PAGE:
When learning a new skill, especially later in life, we expect it to come quickly. After all, we're adults, right? Approaching learning with humility may be a better approach.
Photo by Thomas
Business Insider shares tips from a new book called "Mastery" by Robert Greene. Greene says that it helps to approach learning from a fresh perspective like that of a child, instead of the expectations of an adult:
Daniel Everett, a gifted linguist, was failing to learn the language of the Paraha tribe in the Amazon, which stumped researchers for years. He failed because he approached it as a linguist and Christian missionary, from a position of superiority.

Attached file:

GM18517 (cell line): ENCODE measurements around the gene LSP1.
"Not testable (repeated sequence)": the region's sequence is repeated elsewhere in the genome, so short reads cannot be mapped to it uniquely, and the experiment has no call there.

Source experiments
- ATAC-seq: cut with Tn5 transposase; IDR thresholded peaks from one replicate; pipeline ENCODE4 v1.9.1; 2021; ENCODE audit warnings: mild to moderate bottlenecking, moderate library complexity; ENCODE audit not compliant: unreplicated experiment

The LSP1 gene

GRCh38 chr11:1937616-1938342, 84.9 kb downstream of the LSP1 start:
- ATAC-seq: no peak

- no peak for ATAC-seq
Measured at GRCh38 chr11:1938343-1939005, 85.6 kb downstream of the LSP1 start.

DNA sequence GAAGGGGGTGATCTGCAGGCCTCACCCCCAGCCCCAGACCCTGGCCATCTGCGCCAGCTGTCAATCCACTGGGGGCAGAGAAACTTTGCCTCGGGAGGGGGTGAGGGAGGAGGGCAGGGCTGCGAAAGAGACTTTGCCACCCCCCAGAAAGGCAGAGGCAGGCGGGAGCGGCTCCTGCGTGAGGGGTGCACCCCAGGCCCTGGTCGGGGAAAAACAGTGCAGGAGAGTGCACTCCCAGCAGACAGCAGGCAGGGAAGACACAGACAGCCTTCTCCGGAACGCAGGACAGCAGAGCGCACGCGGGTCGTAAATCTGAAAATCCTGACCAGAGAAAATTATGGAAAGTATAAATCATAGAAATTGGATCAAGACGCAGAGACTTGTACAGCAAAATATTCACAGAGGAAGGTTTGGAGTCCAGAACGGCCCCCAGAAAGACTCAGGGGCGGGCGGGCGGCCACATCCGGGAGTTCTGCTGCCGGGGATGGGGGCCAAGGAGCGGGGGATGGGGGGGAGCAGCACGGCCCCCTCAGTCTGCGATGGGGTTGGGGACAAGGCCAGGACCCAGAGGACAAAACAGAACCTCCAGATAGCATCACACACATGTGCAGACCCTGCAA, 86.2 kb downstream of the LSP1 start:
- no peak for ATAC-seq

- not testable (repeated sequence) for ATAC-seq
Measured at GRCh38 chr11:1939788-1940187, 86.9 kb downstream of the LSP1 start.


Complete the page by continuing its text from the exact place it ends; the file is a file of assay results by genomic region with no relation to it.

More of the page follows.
He didn't master the language until he learned it like one of the Paraha's children, dependent on the tribe, and subject to the same restraints, inferiority, and need for support that they were.
Entering a new place or path you need to learn as much as possible as quickly as possible. Lingering prejudices and feelings of superiority hamper that.
If you get stuck and assume you should be learning at a quicker pace, reverse your assumption and release your prejudice. Check out the link for other tips for learning new skills.
27 Tips for Mastering Anything [Business Insider]